There are two more sets of doors leading from the hallway, both with large etched glass inserts. One doorway leads to the dining room (top right photo) which features a black slate mantel similar to the one in the north parlor but flanked by rope twist moldings. Also in the dining room are three ten-foot high windows, two original brass twin globe chandeliers, and an original cast iron furnace control shield mounted on the wall. The other doorway leads to a small side hall connecting to the main staircase leading to the second floor. This full wrap-around walnut staircase has an Italianate styled newel post and balusters.

The second floor consists mainly of three bedrooms. The small southwest bedroom was the room where Cornelia slept and an original white top marble sink, and a walnut grained door leading to the hallway (this roomís description is too sparse.) Another bedroom on the southern portion of the mansion is of an unusually large size (photo right) and was originally used for the overnight stays of the wealthy livestock and cattle buyers that the Colonel did business with. The south wall of this room features an unusual Tudor-style interior arched alcove containing two windows, an original white marble top corner sink, and period toys.

The largest room on the second floor is the Colonelís bedroom. A magnificent floor to ceiling two-door, two-panel cabinet on top of two-door closets flanks the black slate mantel in this room. The doors retain their original dark walnut grained finish, as does the rest of the woodwork in the room. In the center of the room hangs an 1871 three-arm chandelier placed there by the Nolans, who are the mansion's current owners (More description needed as well as a usable photo.)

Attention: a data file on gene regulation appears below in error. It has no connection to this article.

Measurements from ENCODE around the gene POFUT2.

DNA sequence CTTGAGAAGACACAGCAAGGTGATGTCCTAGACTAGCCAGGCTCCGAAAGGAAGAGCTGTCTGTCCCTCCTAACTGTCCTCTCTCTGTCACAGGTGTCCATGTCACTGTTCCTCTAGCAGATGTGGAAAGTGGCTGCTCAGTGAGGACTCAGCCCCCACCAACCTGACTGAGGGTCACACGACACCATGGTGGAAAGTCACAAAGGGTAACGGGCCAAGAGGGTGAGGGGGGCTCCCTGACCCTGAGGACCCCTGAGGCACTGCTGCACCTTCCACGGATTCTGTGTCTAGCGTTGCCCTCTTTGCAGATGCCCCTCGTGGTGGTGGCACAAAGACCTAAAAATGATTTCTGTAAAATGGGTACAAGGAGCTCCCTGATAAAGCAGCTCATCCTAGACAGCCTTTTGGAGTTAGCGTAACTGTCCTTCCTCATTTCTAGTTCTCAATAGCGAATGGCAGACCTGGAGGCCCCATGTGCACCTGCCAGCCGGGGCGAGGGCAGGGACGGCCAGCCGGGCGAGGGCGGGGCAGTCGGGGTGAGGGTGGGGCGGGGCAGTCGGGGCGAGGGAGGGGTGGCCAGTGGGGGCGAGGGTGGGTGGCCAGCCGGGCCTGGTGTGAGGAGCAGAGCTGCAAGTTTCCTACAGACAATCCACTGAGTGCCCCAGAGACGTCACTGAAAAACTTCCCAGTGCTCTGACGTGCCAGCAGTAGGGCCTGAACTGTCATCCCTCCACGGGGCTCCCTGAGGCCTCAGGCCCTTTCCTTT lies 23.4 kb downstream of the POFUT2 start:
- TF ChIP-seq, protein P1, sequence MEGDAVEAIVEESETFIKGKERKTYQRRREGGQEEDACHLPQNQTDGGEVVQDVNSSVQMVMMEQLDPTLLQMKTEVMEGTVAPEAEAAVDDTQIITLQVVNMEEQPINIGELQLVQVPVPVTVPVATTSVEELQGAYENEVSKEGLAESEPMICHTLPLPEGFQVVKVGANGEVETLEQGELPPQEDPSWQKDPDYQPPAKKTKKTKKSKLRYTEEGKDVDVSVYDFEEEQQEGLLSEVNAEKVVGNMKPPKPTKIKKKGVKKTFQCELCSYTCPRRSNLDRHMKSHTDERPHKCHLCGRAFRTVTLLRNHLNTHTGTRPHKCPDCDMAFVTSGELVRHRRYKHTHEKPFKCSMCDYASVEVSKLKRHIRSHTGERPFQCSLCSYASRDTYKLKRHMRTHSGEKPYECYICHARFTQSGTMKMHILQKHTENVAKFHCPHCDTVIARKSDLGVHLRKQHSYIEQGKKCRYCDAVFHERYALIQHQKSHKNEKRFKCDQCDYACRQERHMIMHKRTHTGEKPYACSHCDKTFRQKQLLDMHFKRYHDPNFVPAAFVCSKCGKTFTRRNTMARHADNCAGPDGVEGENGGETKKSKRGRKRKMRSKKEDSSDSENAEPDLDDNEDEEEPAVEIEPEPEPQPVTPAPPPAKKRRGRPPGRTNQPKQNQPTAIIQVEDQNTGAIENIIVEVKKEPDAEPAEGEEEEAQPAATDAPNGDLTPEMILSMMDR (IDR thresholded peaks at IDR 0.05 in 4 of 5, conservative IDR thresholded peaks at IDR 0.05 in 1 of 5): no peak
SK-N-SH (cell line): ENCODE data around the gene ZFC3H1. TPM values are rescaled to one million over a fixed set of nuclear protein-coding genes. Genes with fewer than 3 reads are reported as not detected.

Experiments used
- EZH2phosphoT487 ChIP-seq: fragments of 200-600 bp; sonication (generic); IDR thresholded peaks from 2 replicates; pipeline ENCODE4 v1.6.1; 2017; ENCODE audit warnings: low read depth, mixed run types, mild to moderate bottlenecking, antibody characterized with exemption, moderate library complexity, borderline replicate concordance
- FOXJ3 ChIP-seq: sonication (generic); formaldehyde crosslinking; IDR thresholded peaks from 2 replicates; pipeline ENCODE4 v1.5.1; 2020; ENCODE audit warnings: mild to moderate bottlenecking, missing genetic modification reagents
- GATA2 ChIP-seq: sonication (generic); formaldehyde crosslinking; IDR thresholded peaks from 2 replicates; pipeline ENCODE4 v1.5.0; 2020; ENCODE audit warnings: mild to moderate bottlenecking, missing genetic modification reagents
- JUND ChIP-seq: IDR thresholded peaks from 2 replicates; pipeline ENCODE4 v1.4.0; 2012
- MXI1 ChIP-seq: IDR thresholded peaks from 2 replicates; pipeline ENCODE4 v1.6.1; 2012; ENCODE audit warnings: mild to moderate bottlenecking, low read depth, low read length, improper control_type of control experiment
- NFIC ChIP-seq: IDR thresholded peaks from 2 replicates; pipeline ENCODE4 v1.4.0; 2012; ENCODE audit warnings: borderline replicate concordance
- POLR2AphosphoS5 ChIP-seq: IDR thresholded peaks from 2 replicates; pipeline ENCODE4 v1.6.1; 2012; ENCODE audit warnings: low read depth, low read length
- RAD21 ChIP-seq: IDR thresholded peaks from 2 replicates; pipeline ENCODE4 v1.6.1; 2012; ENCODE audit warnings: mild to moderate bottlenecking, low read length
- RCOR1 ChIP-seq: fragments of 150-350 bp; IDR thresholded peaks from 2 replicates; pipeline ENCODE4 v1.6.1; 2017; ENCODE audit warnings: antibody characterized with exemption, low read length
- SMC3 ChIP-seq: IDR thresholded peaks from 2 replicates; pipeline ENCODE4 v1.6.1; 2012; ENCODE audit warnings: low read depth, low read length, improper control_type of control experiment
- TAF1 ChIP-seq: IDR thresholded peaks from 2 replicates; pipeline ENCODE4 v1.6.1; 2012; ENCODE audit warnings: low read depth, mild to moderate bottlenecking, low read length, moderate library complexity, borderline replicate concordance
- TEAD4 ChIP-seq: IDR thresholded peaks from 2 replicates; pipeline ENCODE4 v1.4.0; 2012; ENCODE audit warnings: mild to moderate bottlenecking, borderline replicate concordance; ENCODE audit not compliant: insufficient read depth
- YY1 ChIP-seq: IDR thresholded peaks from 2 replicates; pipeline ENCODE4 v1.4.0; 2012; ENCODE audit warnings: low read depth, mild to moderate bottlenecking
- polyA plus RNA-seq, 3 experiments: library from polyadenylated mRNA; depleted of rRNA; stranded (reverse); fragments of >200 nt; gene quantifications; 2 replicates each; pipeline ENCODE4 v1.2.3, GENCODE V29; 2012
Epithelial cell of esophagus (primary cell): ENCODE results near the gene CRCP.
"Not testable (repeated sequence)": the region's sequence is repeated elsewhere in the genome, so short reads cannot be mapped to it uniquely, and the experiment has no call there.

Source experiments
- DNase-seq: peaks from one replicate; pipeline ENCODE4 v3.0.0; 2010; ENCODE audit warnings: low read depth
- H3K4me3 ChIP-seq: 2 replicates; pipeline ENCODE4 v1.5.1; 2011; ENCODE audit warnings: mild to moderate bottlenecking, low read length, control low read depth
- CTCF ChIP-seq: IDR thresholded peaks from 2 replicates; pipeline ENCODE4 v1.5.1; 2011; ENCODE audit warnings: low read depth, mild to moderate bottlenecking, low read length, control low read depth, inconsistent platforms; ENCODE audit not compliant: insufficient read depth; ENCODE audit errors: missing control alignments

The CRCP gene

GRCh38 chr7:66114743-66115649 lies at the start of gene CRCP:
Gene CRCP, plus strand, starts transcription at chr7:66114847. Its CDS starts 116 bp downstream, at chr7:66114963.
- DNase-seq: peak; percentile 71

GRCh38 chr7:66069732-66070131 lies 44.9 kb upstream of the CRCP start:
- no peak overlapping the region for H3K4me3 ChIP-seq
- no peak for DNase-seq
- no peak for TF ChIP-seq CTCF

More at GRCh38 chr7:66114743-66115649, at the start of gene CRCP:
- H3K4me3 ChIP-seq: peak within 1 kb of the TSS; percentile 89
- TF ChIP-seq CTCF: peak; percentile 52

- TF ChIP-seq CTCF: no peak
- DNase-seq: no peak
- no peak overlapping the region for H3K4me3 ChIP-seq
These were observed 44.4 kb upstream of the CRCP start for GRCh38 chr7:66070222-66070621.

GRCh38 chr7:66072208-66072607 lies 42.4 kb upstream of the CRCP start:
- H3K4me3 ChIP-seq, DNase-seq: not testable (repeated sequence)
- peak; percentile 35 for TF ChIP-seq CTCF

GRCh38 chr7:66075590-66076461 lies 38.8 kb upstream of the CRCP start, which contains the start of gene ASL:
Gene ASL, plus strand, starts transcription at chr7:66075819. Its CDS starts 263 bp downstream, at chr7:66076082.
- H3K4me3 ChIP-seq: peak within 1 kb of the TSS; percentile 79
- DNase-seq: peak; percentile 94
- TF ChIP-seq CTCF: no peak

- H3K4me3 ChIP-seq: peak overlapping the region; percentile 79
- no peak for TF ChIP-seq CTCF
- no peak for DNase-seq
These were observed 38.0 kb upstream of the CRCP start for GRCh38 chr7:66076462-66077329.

(Need something here to wrap the narrative up.)

The Men Who Designed and Built 
the William H. Fulkerson Mansion

The Fulkerson mansion was designed by a local architect by the name of William Embley (1826-1916) who was born in New Jersey and moved to Jerseyville in 1854. Embley became well known in the area for his abilities and examples of his work can still be found (List area buildings of note designed by Embley that still exist here.) The winning bid of $8,800 for the contract for the construction of the mansion was awarded to Nicholas F. Smith and after extras were added, the total cost of the mansion came to $9,700.95. One of the men who Smith hired to work on the project was Joseph M. Page (photo left) who later went on to become the mayor of Jerseyville for 5 terms. Page did much of the carpentry work in the mansion as well as many other homes in the Jerseyville area. Among a long list of accomplishments, Page was instrumental in the creation of Pere Marquette State Park and was honored by having the bridge crossing the Illinois River from Jersey County into the Calhoun County community of Hardin named the Joe Page Bridge.